“There is no lack of audiences in Morocco; the slightest incident and there is a crowd of spectators”. This remark by Aadel Essaadani3 replaces the democratic significance of art at the centre of the debate. For artists who want to perform in public spaces, the issue is more one of appearing in public with a high-quality performance that is both entertaining and inspiring. This desire to ‘educate the public’ is important to the teams involved in KAHWA. The educational dimension of their work is key to many of them. This aim, in tandem with a commitment to high artistic standards, is easy to understand in a country where the vast majority of the population is distanced from all forms of culture apart from traditional festivals, television and social media. The national education system is insufficient, and public policies are struggling to respond to the expectations and needs of young people. In this context, performing in public, including the community in initiatives and training young people in artistic skills are means of addressing the overwhelming need for education for all. Even when financial resources are scarce, these projects contribute to the creation of new public spaces within neighbourhoods, towns and villages.
Despite the vitality of urban cultures, creative endeavours and public performances are subject to regulations and prohibitions relating to political demonstrations. This classification places significant limitations on what is possible, and artists performing in the streets of Casablanca or elsewhere may be arrested at any time and their instruments confiscated. A lobbying programme that seeks to change the law governing freedom of expression in public places through the creation of a distinction between artistic and other kinds of event is currently being deployed. This would avoid the difficulties that frequently arise from decision-making that relies on the authorities’ interpretations of performances. KAHWA participants highlight the fact that artists who perform innovative work in public often concern the authorities more than stilt-walkers or fire-eaters! Entertainment versus creativity.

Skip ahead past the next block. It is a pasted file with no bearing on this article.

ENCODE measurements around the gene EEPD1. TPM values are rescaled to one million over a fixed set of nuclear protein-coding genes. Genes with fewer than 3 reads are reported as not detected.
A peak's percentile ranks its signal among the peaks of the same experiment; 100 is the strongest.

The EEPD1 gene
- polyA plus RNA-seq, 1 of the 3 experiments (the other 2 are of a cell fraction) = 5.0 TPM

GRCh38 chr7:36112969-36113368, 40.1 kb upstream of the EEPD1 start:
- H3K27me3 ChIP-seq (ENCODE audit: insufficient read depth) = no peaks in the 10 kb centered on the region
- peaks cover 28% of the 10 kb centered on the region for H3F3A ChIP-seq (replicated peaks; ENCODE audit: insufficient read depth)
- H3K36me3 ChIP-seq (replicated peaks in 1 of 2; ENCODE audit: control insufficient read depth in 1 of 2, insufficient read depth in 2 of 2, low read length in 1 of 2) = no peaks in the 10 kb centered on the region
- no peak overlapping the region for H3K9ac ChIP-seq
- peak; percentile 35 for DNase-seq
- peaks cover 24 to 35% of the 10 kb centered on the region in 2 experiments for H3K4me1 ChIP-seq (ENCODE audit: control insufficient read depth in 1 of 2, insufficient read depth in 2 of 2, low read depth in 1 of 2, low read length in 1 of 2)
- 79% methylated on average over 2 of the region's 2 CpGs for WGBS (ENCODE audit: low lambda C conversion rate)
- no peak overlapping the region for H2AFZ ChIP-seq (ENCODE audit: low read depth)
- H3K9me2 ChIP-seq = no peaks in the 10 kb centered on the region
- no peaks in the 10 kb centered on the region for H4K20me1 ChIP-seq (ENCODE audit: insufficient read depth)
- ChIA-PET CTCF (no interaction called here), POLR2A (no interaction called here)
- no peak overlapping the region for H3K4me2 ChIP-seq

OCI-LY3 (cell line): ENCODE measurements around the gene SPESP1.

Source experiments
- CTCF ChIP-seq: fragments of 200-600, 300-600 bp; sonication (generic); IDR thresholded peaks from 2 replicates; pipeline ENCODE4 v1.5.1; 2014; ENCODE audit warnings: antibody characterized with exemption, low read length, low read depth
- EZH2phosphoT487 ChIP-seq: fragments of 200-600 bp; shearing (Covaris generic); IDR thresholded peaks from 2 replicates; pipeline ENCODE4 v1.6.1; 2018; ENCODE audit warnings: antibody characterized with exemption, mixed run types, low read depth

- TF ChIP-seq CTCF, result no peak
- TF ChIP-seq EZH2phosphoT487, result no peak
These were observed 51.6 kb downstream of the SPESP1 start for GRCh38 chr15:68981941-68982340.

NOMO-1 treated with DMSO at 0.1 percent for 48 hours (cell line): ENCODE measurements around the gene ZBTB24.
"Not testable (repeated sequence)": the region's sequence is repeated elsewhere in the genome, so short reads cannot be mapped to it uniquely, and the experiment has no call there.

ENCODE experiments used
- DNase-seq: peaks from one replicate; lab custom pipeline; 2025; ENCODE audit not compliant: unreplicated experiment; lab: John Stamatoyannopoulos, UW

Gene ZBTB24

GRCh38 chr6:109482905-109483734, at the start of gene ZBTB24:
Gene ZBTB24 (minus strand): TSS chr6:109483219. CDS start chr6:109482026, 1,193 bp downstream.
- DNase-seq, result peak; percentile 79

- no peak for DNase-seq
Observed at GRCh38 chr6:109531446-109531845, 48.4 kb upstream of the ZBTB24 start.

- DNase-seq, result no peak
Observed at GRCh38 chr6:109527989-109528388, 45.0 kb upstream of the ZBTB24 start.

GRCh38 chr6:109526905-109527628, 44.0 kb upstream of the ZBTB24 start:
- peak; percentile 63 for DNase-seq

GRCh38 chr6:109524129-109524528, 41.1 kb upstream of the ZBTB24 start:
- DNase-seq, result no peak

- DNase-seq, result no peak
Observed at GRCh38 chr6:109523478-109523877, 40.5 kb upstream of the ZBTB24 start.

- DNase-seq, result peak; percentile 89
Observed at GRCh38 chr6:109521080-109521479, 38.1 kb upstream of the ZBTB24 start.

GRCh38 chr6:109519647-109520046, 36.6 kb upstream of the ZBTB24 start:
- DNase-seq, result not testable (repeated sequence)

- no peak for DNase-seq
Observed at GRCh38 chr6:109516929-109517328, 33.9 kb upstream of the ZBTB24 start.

- 3. Aadel Essaadani, co-founder and general coordinator of Racines until the closure of the organisation in April 2019.
Finance and professional aspirations
The three workshops organised as part of the KAHWA event were focussed on the sharing and comparison of professional experiences. The dominant concern is the absence of adequate financial resources to develop artistic projects. When a company develops a new show, it will only be performed in a very limited number of festivals due to a lack of venues with the financial resources required to purchase it. The sector is still far too reliant on European cultural institutions, particularly the Institut Français, when it comes to reaching audiences. The only way in which a Moroccan artist or circus company can perform and evolve artistically is to do five or six dates in Morocco and then tour abroad. The Ministry of Culture sometimes puts out calls for projects. However, without any continuity, these occasional measures do not allow organisations to introduce any long-term residency programmes or collaborative projects.